On 1/25/2012 we examined a developing situation in Virginia about a state delegate from Richmond, G. Manoli Loupassi, who was proposing legislation (HB 1254) that would prevent professional orchestra musicians from collecting unemployment benefits during weeks they were not employed. One unanswered question at that time was how Loupassi became involved in the matter to begin with but we now have an answer.
According to an email message from Rep. Loupassi in response to a constituent’s inquiry on the matter, the issue was brought to his attention by the Richmond (VA) Symphony Orchestra (RSO) executive director, David Fisk.
A copy of the email thread appeared in my inbox shortly after the original article was published and since then, I have confirmed the content with Rep. Loupassi’s constituent who initiated the exchange.
From: Manoli Loupassi [mailto:manoli@[addresss removed].com]
Sent: Thursday, January 26, 2012
To: [Name Removed]
Subject: Re: HB 1254
This information was brouht [sic] to me by Mr. Fisk at the Richmond Synphony[sic], if I am made aware of any abuses, I will seek to address them. I appreciate your thoughts. Manoli
I contacted David Fisk for a response to Rep. Loupassi’s message indicating that he was the individual who brought this to his attention but at the time this article was published, he has yet to respond. If he does by the end of business today, his reply will be published as an update to this article, if it arrives afterward, it will be published as a follow-up article.
At this point, it’s safe to say that the revelation inspires more questions than it answers; so until those transpire, what are your thoughts and observations? Do you have any questions beyond those above?
I encourage everyone so inclined to leave a comment but please keep the discussion civil and refrain from personal attacks or presenting opinion and/or unsubstantiated information as verified facts. There’s nothing wrong with asking tough questions, offering up opinions, or engaging other readers with straightforward replies but be very clear and always opt for the high road throughout the conversation.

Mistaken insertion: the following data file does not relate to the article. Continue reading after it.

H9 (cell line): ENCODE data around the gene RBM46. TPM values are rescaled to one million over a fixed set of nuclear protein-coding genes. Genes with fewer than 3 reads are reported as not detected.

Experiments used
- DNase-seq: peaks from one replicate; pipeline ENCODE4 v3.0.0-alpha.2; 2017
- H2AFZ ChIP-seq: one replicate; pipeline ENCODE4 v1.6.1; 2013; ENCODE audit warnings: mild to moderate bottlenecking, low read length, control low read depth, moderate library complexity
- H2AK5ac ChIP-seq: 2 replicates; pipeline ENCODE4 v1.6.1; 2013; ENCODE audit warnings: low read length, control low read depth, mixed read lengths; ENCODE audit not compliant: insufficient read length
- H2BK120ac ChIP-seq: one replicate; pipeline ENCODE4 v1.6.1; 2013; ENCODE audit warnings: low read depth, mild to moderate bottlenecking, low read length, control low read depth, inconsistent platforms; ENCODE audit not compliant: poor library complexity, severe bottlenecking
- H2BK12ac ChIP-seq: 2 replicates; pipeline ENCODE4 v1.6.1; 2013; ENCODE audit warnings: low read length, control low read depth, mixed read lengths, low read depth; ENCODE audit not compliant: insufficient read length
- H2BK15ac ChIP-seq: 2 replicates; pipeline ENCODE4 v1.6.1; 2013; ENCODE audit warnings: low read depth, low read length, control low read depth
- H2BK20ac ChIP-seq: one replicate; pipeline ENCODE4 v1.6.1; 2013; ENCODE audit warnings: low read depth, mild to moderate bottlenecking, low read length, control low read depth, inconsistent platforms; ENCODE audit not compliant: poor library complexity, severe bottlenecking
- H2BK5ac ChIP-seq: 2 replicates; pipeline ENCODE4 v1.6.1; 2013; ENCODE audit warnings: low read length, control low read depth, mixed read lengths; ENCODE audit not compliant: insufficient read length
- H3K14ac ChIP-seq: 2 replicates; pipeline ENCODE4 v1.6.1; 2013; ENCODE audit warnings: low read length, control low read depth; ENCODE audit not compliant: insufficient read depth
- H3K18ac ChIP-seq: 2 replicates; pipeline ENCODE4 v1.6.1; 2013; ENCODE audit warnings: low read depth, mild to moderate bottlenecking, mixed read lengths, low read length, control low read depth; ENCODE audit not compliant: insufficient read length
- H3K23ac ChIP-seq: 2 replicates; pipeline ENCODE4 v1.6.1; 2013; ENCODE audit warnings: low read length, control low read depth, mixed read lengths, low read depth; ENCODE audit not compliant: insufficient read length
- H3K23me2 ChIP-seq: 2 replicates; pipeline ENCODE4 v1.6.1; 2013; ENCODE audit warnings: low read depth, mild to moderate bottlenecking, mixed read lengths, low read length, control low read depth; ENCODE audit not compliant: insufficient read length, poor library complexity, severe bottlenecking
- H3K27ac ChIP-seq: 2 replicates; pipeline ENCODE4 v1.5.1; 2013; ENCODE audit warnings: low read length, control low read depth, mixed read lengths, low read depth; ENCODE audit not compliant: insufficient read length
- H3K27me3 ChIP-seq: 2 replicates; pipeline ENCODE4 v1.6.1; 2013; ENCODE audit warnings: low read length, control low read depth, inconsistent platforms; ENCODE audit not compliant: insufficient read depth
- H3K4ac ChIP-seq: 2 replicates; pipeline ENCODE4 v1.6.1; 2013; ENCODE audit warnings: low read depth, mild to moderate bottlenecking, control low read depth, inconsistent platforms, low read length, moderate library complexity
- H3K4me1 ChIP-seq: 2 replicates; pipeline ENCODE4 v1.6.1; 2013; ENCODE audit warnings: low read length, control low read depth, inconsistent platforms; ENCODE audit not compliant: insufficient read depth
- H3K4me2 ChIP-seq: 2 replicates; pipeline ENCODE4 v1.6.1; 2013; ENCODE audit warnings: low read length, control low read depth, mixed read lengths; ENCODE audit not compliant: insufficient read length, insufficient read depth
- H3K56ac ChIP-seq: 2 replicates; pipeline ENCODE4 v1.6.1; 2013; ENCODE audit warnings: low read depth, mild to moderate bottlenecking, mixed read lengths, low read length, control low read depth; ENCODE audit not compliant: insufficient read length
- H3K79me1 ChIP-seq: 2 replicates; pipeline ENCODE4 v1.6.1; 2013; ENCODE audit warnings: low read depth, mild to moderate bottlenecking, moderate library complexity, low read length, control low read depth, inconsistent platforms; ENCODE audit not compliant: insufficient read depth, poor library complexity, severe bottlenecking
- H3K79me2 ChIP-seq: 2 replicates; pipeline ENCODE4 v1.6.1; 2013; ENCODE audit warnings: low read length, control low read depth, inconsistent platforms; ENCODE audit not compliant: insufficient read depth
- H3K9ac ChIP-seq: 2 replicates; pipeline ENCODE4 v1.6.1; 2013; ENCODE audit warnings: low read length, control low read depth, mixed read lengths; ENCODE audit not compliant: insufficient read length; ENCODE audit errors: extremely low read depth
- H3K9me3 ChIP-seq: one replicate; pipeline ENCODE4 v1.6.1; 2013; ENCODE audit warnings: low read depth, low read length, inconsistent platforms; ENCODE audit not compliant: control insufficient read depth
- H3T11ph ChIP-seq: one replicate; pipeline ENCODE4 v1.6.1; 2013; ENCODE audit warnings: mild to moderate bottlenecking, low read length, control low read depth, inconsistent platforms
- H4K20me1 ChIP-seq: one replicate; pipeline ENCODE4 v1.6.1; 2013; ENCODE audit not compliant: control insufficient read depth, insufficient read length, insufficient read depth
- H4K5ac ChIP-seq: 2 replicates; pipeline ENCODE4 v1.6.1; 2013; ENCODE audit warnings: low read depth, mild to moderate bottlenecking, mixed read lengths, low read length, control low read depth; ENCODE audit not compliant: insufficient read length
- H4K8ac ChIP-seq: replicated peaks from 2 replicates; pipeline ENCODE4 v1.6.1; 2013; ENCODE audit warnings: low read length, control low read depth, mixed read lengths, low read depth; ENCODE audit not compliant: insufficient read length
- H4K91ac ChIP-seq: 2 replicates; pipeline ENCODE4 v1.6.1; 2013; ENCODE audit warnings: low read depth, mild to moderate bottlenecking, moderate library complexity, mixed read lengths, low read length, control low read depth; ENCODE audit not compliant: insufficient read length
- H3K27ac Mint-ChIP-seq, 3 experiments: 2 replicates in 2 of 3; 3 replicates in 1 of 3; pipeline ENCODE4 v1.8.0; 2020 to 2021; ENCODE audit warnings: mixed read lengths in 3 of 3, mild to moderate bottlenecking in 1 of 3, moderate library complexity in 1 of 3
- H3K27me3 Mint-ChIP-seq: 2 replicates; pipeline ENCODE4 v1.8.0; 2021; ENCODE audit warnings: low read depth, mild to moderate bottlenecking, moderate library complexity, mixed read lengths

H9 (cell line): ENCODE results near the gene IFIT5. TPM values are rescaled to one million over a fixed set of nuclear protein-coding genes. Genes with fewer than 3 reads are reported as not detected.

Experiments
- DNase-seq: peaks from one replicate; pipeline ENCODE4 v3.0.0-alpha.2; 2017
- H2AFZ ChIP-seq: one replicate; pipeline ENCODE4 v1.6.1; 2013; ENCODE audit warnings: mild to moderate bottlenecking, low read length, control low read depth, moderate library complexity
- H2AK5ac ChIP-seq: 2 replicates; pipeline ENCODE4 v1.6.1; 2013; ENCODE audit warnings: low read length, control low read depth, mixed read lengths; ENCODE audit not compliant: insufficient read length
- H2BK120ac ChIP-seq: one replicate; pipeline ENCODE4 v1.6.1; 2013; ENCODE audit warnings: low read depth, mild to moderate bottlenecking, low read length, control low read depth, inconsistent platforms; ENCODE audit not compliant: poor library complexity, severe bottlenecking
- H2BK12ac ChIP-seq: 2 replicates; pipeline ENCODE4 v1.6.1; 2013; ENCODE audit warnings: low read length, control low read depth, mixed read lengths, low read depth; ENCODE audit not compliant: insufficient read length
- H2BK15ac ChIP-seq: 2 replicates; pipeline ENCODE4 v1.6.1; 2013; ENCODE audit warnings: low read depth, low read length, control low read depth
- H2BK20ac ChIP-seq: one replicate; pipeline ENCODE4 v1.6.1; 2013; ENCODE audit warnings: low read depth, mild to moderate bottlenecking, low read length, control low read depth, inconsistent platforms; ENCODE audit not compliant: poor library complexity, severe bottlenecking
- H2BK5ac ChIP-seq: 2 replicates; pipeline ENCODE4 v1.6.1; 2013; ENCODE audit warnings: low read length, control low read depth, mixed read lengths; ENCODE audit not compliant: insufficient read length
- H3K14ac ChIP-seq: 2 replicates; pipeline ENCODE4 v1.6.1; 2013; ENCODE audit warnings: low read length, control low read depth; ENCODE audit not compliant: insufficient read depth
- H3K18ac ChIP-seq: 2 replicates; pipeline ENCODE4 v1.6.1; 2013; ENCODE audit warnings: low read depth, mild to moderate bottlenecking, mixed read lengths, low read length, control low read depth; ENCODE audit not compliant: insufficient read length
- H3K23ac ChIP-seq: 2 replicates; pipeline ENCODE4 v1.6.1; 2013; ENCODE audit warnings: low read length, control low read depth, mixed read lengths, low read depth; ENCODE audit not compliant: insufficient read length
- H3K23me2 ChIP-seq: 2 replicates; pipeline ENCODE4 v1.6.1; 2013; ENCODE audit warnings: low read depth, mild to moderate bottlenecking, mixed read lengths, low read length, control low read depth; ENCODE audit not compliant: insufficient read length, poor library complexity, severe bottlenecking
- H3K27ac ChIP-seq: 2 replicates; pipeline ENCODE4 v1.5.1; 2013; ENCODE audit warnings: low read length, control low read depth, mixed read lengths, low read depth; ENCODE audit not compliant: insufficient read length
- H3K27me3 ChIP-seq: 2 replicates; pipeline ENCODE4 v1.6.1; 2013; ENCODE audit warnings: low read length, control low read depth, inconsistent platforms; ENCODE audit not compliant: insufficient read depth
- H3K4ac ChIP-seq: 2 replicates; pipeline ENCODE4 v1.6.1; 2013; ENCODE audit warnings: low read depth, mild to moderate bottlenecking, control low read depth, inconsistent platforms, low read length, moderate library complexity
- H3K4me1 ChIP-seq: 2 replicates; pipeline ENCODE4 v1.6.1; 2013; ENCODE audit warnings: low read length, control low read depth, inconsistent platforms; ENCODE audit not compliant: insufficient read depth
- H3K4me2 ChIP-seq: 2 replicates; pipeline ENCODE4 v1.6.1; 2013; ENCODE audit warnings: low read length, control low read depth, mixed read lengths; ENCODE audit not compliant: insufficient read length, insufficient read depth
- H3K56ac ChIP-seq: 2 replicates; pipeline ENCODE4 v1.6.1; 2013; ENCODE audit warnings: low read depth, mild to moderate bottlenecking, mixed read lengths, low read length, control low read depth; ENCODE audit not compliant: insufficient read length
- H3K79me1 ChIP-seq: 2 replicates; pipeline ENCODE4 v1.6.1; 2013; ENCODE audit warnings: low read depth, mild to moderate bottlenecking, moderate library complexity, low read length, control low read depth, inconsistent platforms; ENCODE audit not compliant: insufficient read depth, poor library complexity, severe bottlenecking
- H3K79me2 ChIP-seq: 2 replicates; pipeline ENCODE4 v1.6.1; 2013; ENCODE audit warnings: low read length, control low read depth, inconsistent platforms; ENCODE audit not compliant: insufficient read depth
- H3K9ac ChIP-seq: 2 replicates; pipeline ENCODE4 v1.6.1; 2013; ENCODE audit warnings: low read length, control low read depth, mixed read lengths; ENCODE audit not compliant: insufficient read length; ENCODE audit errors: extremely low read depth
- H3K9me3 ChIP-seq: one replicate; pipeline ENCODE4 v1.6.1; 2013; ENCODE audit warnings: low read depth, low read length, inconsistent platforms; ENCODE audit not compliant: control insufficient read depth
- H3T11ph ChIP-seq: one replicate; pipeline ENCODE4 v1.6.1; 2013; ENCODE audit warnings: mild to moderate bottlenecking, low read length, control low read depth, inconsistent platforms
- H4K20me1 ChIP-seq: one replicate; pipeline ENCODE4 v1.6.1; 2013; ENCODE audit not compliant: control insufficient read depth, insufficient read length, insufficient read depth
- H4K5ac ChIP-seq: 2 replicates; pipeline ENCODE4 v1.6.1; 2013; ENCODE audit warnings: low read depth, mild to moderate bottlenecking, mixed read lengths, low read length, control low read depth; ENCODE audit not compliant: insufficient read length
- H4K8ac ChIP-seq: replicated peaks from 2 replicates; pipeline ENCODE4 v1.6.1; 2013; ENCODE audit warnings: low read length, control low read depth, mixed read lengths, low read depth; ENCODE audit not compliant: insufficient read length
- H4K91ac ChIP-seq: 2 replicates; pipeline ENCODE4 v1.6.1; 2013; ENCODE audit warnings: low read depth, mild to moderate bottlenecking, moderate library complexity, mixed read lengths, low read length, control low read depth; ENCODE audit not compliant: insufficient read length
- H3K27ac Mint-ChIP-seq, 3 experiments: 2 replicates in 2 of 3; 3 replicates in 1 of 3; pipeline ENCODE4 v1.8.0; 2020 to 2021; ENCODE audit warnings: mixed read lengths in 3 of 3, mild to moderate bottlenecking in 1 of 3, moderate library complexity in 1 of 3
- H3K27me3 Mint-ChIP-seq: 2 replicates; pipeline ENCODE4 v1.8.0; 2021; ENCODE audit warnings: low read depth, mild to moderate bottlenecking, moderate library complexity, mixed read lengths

0 thoughts on “In Richmond, The Plot Thickens”
Good morning Drew. I’m not shocked by the revelation that a wealthy and influential constituent was able to virtually write his own piece of legislation. What shocks me is that Mr. Fisk went after a mere state rep. Was this a strategic move to keep this under the radar? If I were doing something like this I would aim higher.
Is the reported $70,000 the RSO will save worth the bitter divisiveness and ill-will Mr. Fisk has caused within his own orchestra?
Is there a reason symphony musicians are singled out from among other “seasonal” workers in Rep. Loupassi’s bill? That makes the bill look like mean-spirited grandstanding.
Looks now more like a story of a tattle-tell and his political buddy making a campfire to roast some marshmallows.
Behind-the-scenes, an orchestra manager brings something to the attention of a legislator, perhaps knowing full well that it would raise ire and a political ruckus – especially in our current political climate. It feeds directly into the current anti-union sentiment being trumpeted about in politics and the media.
Diabolical and politically brilliant, but as an earlier comment noted, not a surprise. One cannot help but wonder what is the nature of the relationship is between Fisk and Loupassi and how that might play into the bigger picture.
So if I’m interpreting this correctly, there are some huge cuts in the near future for the Virginia Symphony, but Mr. Fisk doesn’t want to soften the blow for the musicians by being responsible for unemployment taxes. So he goes to a state representative and asks him to introduce legislature that will allow him to balance the orchestra’s budget on the backs of the musicians with complete impunity. Did he really think he could do this without someone noticing?
What Bruce and Brian just said. PLUS: it seems to fit in nicely as yet another component of this ‘new business model’ they’re all desperately seeking.
I agree with this being diabolical, but politically brilliant might be an overstatement.
Making the musicians look bad is synonymous with making the orchestra look bad.
David Fisk created a lose-lose situation for all involved. It won’t even serve his own
interest, as this will most definitely hurt our local govt funding, negating and probably
overshadowing the 70 grand he saves the organization.
Politically brilliant … until you get caught, that is.
Fisk might have tried a little harder to cover his tracks. In hindsight, calling it ‘brilliant’ is probably an overstatement.
I would like to inform all Adaptistration readers that although the Richmond Symphony and the Virginia Symphony are both full-time orchestras located in the state of Virginia, they are completely separate organizations.
Brian’s comment above says that there are huge cuts in the near future for the Virginia Symphony; this is incorrect.
The VSO, based in Norfolk, Virginia, 90 miles east of Richmond, is not in negotiations. Our current cba runs through 2014.
However, needless to say, many VSO musicians would be affected should this bill become law.
Thanks for that Amanda; in fact, today’s post (1/31/2012) makes the same clarification as a number of folks seem to be getting confused on this point.
This whole thing was so ugly and underhanded. Plotting in secret and then throwing it on the musicians when they are well into the season working hard and practicing hours. This is not the way to keep great music for music lovers. If this had to be, it should have been negotiated in the open and explained why (I still don’t know the answer to that) the musicians were targeted. This is not a civil way to handle this and is insulting to our musicians. Vote NO for this bill. This is what we are trying to change with our government. No more underhanded, secret plots to benefit their own agendas. Thanks. Sonja Hardison